• When it’s done, we can go back at the top level to add some processing. In the top bar, click the “Edit Parent” button to go back the parent patch:

  • Now we will add a processing block to create a value from the sound input. From the Library, add an “Audio Processor” module:

  • You’re back to the patch with the “Audio Processor” module added. The magical thing about Quartz Composer is that you can connect the modules in many different ways, when you add a module you just have to tell Quartz Composer how to feed the inputs and connect the outputs.

  • First we want to process the audio received from the ArKaos engine. To do that we connect together the “Audio Spectrum” and the “Audio Processor” module:

  • Now the audio processor will create three values from the audio we are feeding, Lows, Mids and Highs. For this effect we just want to use the lower value which is the one reflecting the bass volume. So we connect the Lows output from the “Audio Processor” module to the “Amount” input we just published in the “Process the Image” macro:

At this point we need to get an audio signal so we can test our effect within Quartz Composer. For this purpose we will add an “Audio Input” that we will disconnect in the end so GrandVJ can input its own audio signal into the “Audio Processor” module.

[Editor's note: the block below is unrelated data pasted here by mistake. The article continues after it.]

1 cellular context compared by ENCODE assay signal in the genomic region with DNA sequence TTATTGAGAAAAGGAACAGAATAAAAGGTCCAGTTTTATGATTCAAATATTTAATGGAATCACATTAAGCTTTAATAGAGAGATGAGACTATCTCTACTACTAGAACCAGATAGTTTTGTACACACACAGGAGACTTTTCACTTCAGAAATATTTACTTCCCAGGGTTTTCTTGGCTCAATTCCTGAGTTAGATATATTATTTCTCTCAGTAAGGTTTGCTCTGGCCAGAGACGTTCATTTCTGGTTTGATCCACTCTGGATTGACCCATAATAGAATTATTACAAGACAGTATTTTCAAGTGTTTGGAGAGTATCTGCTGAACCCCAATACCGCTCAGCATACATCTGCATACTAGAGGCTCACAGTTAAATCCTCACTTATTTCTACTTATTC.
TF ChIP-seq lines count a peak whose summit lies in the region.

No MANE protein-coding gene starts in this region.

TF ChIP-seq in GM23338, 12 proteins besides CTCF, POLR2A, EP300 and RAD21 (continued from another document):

• From the Library, add an “Audio Input“ module..

  • ..and connect its “Audio Spectrum” output to the input from “Audio Processor

Now we can see the image reacting to the audio input signal, but the effect is definitely too low, so we need to boost the audio signal values. A simple way to do that is to add a new processing module, specifically a math module:

  • From the Library, add a “Math Module”..


 

  • ..and configure it to operator Multiply, set Operand #1 to value 100:

  • Connect the Lows output from “Audio Processor” to “Multiply” then connect “Multiply” to the “Amount” input from “Process the Image

  • You can now disconnect the “Audio Input” from the “Audio Spectrum” so that, once this composition is loaded in GrandVJ, the software will automatically send the audio input signal directly to “Audio Spectrum”.
     
  • Finally save the composition as “MyBassZoomBlur.qtz” in /Users/MyAccount/Library/Application Support/ArKaos/GrandVJ/Quartz Composer/Effects/

Now is time to start GrandVJ and find your hard work rewarded by playing with your very own brand new effect. You will find it located in the Effects panel under the “Quartz-Composer (User)” effect category.

Notice how GrandVJ has made available the X and Y effect parameters from the Composition in the Effect parameter panel so you can use them to control the behavior of your effect in real time.

Now, that wasn’t hard, was it? If you want to go further, a good start will be to create new effects based on this Composition by replacing the “Zoom Blur” effect by another filter.

Don’t hesitate to share your creations on the forums :)